This Commons Library briefing paper provides information about looking for a missing person, dealing with their property and affairs while they are missing, and applying for a declaration of presumed deathJump to full report >>
This briefing paper deals with the law in England and Wales, unles otherwise stated.
When a person goes missing, depending on the circumstances, someone else may need to look for the missing person, deal with their property and financial affairs while they are missing, and/or apply for a declaration of presumed death.
A missing person may be reported to the police. In addition, a number of organisations offer assistance in searching for a missing person.
A person going missing may give rise to a range of difficult financial consequences, as well as emotional and personal problems.
Following calls for reform, the Coalition Government consulted on the introduction of a new legal mechanism by which a person (“a guardian”) could be appointed to act on behalf of, and in the best interests of, a missing person. In March 2015, the Ministry of Justice published its response to the consultation and confirmed the Coalition Government’s intention to create the new legal status of guardian of the property and affairs of a missing person. The response document stated that there had been strong support for the provisional proposals.
The Guardianship (Missing Persons) Act 2017 (the Act), began as a Private Member’s Bill introduced by Kevin Hollinrake under the Ten Minute Rule. The Bill was based on the Coalition Government’s consultation proposals and was supported by the Government and the Opposition. The Act has been referred to as “Claudia’s law” – referring to Claudia Lawrence who is missing. It extends to England and Wales only.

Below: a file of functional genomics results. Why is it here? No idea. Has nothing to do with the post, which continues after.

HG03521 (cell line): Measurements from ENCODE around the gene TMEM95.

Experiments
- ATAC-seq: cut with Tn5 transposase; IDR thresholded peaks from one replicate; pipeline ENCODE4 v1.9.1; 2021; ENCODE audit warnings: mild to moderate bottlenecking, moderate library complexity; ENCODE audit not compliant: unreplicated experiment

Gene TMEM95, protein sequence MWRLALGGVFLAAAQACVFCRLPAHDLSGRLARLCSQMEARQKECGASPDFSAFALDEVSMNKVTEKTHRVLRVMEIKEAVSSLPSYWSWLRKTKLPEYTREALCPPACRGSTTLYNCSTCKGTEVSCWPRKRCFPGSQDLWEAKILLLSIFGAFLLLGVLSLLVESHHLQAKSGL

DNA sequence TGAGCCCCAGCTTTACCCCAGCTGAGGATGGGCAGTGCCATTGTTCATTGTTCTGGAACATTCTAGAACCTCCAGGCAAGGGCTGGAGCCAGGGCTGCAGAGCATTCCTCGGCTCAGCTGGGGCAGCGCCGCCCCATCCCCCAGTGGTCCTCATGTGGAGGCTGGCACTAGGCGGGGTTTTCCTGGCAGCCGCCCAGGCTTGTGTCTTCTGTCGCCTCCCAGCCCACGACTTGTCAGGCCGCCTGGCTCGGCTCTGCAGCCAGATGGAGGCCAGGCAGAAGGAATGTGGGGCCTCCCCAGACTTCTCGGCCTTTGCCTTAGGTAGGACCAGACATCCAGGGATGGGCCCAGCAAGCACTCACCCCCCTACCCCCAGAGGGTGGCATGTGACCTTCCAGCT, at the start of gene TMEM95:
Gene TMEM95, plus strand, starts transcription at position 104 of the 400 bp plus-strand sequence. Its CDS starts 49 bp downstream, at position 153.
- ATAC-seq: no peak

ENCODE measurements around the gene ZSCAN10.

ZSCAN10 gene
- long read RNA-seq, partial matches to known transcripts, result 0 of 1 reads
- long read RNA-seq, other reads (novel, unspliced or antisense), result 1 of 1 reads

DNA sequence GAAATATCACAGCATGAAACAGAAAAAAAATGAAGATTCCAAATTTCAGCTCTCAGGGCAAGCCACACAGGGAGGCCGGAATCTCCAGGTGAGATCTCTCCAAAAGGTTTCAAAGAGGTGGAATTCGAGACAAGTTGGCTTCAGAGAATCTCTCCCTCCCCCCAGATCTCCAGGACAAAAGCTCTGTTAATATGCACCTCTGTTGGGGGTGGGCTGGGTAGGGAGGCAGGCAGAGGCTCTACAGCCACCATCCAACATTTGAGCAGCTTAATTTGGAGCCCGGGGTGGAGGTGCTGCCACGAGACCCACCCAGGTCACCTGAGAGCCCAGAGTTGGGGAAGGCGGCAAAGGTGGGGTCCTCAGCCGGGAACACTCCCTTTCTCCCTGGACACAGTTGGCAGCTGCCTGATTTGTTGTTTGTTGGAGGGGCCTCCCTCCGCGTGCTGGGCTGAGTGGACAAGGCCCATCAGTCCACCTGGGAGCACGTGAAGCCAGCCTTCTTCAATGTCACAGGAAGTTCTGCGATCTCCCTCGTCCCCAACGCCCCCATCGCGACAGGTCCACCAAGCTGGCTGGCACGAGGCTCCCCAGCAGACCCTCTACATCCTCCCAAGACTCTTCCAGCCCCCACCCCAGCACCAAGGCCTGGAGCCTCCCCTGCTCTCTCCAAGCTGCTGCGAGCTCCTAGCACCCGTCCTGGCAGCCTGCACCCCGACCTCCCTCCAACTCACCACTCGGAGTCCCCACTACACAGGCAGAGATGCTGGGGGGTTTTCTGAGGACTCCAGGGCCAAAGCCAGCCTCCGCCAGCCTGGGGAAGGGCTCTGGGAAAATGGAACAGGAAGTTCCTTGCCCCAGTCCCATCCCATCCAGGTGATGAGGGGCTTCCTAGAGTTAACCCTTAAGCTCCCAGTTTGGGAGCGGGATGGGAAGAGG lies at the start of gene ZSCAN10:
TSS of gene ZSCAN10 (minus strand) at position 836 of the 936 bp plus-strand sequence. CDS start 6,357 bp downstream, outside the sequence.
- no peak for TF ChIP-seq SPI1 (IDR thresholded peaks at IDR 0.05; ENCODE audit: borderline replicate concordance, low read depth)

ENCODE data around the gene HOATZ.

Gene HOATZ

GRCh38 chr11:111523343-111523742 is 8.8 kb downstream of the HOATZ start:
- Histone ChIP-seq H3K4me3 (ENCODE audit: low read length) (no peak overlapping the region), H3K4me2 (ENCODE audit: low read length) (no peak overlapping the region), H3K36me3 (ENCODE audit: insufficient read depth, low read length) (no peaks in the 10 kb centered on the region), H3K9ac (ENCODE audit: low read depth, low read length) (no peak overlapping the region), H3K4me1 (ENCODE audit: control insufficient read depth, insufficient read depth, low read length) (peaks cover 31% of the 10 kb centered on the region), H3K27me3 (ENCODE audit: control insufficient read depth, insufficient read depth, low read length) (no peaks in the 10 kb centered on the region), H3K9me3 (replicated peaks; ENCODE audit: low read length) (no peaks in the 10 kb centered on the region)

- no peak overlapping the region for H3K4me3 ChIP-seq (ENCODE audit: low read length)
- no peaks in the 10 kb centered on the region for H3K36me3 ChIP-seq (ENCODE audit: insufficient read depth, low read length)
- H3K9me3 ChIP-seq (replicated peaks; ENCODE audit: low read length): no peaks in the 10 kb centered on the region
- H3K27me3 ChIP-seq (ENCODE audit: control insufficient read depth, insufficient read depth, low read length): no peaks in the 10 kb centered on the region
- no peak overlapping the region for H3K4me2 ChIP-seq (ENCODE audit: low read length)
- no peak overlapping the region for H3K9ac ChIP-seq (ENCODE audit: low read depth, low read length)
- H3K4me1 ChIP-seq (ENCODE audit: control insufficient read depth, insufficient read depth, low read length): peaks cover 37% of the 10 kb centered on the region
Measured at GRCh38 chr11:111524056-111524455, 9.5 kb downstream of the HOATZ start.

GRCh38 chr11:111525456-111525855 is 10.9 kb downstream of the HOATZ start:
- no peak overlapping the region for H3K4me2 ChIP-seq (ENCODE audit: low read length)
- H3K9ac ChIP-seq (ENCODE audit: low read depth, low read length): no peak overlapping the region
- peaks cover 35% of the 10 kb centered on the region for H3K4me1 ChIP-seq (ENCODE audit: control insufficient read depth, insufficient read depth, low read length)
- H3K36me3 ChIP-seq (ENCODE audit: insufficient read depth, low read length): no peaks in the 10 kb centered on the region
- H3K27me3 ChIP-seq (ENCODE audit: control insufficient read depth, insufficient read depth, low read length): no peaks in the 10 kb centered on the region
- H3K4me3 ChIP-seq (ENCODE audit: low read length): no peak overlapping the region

The Act enables the appointment of a guardian to act in relation to the property and financial affairs of a missing person. It also provides for the supervision and regulation of the way that guardians exercise their powers.
The Act is not yet in force. The Government has stated that it intends to bring the Act into force in July 2019.
The Presumption of Death Act 2013 came fully into force on 1 October 2014. It started as a Private Member’s Bill, introduced by John Glen, which had Government support, and it followed calls for reform in this area.
The Act enables an application to be made to the High Court for a declaration that a missing person, who is thought to have died or who has not been known to be alive for at least seven years, is presumed dead. Once it can no longer be the subject of an appeal, a declaration is conclusive as to the presumed death and effective for all purposes and against all persons. The missing person’s property passes to others and his or her marriage or civil partnership is ended.
Both Scotland and Northern Ireland have legislation governing the presumption of death: respectively the Presumption of Death (Scotland) Act 1977 and the Presumption of Death Act (Northern Ireland) 2009.
Commons Briefing papers SN04890
Author: Catherine Fairbairn